They have never known a world without HIV and AIDS.

They were a year old when Pierre Elliott Trudeau resigned as Prime Minister.
They were born at least three years after Terry Fox was forced to end his marathon of hope.
They were only a year or two old when the Canadian Charter of Rights and Freedoms was enacted.
The oldest of this group was only three years old when the space shuttle Challenger blew a few seconds after takeoff.
They were about six years old when the Berlin Wall came down.

Ali Who?

To those entering college or university, Ali is the name of a movie - not that of a legendary boxer. They don't remember the rumble in the jungle and have never seen him fight. "E.T. phone home" was a phrase heard for the first time in theatres this spring. The original movie was released before they were born. And they have never been afraid of Jaws while at the beach.

Another spoonful of reality TV - please

Reality television shows like The Osbournes have received a lot of fanfare thanks to this new generation of college- and university-bound students. Yet the occasional break from reality - namely in the form of a hero/heroine - makes television shows like Buffy The Vampire Slayer and Smallville popular among these students.

According to the report, the majority of today's first-year students have traded their CDs - how '90s! - for MP3 files loaded with their favourite bands including, Pink, Simple Plan, Sum41, The Stroke, Alien Ant Farm and Moby.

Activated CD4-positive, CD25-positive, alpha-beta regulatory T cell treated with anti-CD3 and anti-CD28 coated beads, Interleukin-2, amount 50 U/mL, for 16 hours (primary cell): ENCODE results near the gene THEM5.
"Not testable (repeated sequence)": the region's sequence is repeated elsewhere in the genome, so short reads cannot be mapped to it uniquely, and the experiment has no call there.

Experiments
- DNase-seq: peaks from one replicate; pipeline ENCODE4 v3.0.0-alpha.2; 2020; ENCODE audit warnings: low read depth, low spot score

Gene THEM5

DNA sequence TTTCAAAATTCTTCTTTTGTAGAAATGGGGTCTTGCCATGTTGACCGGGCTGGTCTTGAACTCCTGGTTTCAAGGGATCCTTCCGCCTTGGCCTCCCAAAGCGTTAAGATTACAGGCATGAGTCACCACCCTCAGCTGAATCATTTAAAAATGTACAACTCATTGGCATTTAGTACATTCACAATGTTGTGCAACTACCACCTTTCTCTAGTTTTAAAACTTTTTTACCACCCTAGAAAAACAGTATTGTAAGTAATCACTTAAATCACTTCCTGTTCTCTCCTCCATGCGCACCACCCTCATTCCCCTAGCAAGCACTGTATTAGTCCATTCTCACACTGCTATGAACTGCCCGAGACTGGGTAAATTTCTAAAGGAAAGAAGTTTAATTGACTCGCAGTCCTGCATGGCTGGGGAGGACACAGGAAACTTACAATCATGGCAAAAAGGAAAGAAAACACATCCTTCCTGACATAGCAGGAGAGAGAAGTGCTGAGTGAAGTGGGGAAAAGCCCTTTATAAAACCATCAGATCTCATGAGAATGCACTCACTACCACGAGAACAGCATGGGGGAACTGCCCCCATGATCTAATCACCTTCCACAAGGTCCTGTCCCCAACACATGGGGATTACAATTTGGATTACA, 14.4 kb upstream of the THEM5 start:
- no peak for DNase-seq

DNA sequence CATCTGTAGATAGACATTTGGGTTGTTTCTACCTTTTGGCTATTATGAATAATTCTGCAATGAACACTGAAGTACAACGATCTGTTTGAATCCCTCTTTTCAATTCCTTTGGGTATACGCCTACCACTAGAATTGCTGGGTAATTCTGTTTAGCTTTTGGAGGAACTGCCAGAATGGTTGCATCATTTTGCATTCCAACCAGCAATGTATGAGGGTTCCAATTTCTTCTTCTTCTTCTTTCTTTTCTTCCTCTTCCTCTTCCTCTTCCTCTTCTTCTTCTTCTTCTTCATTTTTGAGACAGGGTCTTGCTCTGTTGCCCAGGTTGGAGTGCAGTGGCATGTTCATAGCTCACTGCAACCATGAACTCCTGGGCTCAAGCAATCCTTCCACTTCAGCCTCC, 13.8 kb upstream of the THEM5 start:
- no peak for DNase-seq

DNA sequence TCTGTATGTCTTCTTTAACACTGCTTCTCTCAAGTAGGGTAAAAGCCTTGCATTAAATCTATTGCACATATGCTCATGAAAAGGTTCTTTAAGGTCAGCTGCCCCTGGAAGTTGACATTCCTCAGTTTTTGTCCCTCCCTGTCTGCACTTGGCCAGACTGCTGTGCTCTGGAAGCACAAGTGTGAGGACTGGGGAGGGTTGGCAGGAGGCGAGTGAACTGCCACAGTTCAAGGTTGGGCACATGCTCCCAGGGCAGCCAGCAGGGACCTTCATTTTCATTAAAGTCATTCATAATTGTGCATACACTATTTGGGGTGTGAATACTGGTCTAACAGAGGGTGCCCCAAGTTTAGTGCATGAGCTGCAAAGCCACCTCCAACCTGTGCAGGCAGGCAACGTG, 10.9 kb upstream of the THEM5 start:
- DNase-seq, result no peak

So long chalkboard dust!

Today's college- and university-bound students were the first to reap the benefits of a technologically advanced learning environment. By the time they were just 12 years old, these students were receiving computers from the Ontario government in their classrooms.

What's tried and true and what's brand new

As Canada's newest university, the University of Ontario Institute of Technology will provide a unique combination of academic knowledge, vibrant student life, leading-edge research and hands-on skills. This first-class university will graduate the thinkers, doers and leaders critically needed in the 21st century. The university will offer nine degree programs and will share selected facilities with Durham College. Currently under development in Oshawa, Ontario, the university will welcome its first students in September 2003. For more information visit the Web site at or call 1-866-844-8648.

For 35 years, Durham College has been committed to providing job-focused programs, accomplished professors, quality-driven innovation, student success and superior accountability. More than 5,200 full-time students and 29,000 part-time students are enrolled at Durham College. The college employs 1,000 staff in Durham Region. For more information, visit the Web site at

Go to the First Insight Report.


1, 2. Canadian Centre for Philanthropy, National Survey of Giving, Volunteering and Participating, 2000.
3. Association of Universities and Colleges of Canada, Trends, The Canadian University in Profile, 1999.
4. Canadian Securities Administrators,, April 2001.
5. Statistics Canada, Canadian Community Health Survey 2000/01.
6. Statistics Canada, Guide to Health Statistics, Catalogue No. 82M0009XCB.

About Ontario Tech University